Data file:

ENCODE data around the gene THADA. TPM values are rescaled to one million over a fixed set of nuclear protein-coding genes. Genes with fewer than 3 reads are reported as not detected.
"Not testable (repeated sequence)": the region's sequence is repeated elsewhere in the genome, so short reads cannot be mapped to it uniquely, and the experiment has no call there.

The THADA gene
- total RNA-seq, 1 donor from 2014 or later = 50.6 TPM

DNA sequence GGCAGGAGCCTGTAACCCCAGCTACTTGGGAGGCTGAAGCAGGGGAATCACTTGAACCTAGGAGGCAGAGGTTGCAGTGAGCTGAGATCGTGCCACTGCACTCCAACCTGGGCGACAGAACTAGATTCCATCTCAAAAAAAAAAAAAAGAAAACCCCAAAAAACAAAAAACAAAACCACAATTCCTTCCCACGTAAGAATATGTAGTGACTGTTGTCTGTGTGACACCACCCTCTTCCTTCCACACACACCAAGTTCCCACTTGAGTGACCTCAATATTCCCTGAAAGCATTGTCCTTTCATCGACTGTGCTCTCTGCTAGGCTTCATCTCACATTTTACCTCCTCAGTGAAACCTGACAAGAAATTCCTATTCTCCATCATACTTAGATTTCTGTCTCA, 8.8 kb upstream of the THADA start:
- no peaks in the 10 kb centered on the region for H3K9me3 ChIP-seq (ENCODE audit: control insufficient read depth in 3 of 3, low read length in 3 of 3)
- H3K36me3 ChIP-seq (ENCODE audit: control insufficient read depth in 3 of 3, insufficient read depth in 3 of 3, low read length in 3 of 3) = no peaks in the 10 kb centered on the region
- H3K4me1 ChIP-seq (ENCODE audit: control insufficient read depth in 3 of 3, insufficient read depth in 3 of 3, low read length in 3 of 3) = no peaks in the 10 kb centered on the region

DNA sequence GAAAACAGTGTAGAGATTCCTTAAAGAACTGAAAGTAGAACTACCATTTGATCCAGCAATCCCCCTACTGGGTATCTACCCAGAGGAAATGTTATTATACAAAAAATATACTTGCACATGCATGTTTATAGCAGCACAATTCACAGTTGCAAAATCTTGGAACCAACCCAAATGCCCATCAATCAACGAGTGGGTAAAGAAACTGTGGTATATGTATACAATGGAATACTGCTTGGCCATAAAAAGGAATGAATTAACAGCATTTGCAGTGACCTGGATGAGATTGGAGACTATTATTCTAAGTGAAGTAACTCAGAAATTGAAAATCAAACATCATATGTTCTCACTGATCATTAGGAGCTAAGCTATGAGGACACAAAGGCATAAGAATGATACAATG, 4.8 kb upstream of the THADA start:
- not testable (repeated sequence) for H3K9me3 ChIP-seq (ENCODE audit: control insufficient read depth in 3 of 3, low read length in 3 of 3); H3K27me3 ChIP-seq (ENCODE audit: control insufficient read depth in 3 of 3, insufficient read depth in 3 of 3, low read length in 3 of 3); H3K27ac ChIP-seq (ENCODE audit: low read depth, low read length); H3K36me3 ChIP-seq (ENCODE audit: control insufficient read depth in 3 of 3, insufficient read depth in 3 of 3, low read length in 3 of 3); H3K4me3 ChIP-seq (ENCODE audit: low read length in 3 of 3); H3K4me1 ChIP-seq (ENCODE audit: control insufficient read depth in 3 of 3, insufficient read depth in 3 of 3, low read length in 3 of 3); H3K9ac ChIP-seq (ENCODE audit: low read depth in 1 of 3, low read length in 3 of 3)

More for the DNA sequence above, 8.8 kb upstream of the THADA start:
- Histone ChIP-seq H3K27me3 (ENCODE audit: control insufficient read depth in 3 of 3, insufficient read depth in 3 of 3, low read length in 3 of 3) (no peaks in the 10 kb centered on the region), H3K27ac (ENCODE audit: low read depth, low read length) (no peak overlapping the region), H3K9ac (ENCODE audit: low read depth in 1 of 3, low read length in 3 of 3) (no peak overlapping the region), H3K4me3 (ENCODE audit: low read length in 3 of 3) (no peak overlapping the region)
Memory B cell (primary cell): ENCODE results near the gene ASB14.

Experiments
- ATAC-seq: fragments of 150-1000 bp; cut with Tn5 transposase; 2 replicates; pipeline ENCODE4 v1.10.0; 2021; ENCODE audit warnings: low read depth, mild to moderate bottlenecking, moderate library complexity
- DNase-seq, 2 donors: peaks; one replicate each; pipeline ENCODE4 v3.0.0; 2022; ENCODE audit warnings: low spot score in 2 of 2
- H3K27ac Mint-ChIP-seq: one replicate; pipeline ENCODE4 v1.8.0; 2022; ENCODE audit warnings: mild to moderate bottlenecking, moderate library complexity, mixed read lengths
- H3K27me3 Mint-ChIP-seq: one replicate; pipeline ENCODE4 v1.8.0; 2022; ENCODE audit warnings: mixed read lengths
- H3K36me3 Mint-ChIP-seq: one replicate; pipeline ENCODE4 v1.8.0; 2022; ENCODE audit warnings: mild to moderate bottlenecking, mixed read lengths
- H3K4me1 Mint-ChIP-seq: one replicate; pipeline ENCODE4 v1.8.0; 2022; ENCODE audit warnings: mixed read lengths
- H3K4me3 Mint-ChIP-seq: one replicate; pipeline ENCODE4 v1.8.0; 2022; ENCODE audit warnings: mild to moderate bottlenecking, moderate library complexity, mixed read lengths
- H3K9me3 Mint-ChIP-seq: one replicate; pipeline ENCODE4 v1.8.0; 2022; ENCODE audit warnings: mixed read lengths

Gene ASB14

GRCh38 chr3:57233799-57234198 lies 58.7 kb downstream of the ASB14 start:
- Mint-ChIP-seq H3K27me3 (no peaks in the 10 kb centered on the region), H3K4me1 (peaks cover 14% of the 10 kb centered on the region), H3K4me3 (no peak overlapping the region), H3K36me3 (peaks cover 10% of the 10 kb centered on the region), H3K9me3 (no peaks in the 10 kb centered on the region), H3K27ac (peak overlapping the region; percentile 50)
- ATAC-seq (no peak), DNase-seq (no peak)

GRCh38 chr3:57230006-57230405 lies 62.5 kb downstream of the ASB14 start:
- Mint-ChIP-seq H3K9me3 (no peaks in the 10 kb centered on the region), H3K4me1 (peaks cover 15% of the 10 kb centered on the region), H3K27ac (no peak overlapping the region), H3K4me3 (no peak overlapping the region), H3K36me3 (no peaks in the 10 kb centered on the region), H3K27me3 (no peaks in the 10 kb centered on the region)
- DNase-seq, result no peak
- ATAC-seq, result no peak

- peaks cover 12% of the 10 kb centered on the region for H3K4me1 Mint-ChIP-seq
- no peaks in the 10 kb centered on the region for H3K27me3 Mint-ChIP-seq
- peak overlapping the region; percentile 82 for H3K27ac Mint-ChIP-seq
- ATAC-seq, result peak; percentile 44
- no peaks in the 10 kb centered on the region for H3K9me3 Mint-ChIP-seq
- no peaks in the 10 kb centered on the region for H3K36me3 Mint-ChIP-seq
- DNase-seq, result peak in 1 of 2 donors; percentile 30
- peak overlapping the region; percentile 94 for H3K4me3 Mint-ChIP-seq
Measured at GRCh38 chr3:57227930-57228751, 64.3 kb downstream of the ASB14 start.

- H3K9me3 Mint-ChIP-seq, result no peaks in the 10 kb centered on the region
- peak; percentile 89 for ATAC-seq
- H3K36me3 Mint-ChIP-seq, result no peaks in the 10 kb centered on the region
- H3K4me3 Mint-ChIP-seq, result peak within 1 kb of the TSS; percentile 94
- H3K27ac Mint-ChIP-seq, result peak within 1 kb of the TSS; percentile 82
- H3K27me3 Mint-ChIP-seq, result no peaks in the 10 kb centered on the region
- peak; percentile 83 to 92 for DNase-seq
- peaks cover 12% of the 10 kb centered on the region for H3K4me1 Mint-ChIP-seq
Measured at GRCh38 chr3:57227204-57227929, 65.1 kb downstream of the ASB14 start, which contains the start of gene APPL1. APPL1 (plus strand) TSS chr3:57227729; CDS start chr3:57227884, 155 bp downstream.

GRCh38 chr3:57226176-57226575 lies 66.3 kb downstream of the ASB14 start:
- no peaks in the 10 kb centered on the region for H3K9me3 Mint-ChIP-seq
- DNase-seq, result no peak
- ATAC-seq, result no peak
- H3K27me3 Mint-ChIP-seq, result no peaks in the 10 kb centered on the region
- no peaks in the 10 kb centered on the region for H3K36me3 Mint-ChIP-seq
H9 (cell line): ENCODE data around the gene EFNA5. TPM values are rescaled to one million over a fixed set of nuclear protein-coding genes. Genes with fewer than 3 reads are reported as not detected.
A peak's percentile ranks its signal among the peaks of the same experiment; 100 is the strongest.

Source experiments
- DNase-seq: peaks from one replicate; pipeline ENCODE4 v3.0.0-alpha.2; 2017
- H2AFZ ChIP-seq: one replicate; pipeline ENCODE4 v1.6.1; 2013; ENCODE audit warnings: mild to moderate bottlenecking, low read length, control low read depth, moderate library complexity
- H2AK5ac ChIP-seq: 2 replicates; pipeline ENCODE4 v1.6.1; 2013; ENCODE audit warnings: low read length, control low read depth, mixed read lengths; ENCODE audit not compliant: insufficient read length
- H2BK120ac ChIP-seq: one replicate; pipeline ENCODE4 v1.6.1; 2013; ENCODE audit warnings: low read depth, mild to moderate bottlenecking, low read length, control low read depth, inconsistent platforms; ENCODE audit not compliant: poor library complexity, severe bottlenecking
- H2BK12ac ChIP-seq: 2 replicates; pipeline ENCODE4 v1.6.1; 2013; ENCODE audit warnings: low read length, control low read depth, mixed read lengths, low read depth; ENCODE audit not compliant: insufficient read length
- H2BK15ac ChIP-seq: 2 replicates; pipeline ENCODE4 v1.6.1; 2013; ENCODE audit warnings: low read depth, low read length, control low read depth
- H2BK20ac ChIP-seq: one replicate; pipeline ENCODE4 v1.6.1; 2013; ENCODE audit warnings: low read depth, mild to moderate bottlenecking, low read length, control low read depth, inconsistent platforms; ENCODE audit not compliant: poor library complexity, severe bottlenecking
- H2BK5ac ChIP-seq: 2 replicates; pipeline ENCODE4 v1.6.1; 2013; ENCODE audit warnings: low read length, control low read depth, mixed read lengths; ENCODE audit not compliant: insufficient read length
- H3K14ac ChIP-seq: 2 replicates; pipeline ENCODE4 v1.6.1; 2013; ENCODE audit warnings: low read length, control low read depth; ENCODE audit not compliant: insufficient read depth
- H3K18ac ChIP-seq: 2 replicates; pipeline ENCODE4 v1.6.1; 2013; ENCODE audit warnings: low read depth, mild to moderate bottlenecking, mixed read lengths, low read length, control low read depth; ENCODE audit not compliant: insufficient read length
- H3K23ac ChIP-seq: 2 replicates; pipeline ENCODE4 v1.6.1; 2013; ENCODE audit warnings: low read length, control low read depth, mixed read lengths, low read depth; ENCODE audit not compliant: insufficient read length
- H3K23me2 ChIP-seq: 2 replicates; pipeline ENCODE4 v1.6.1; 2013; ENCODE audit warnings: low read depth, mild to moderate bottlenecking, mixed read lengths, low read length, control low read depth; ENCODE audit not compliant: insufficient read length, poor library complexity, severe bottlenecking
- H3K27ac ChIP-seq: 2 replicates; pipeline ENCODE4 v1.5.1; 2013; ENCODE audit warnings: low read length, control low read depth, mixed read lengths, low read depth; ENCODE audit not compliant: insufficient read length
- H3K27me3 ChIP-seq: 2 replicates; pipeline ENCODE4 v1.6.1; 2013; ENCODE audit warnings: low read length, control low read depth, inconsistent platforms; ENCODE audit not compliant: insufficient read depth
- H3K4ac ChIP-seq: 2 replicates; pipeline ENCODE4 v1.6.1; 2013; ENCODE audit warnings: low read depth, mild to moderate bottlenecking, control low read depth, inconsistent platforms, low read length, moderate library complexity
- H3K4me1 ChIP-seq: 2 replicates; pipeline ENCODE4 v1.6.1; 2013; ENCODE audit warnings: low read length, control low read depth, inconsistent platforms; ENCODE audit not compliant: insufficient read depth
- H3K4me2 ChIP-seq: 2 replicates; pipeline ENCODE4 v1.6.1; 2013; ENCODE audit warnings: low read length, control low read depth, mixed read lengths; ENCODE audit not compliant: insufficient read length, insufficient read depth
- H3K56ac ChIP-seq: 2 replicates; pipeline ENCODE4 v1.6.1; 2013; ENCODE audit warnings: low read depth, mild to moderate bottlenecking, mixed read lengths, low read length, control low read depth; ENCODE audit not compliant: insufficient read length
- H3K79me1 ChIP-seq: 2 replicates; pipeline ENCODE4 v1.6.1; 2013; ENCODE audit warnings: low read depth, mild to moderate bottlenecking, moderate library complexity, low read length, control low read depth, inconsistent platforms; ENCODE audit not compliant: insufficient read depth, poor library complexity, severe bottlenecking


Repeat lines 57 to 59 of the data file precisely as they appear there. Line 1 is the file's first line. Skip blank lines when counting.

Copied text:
Source experiments
- DNase-seq: peaks from one replicate; pipeline ENCODE4 v3.0.0-alpha.2; 2017
- H2AFZ ChIP-seq: one replicate; pipeline ENCODE4 v1.6.1; 2013; ENCODE audit warnings: mild to moderate bottlenecking, low read length, control low read depth, moderate library complexity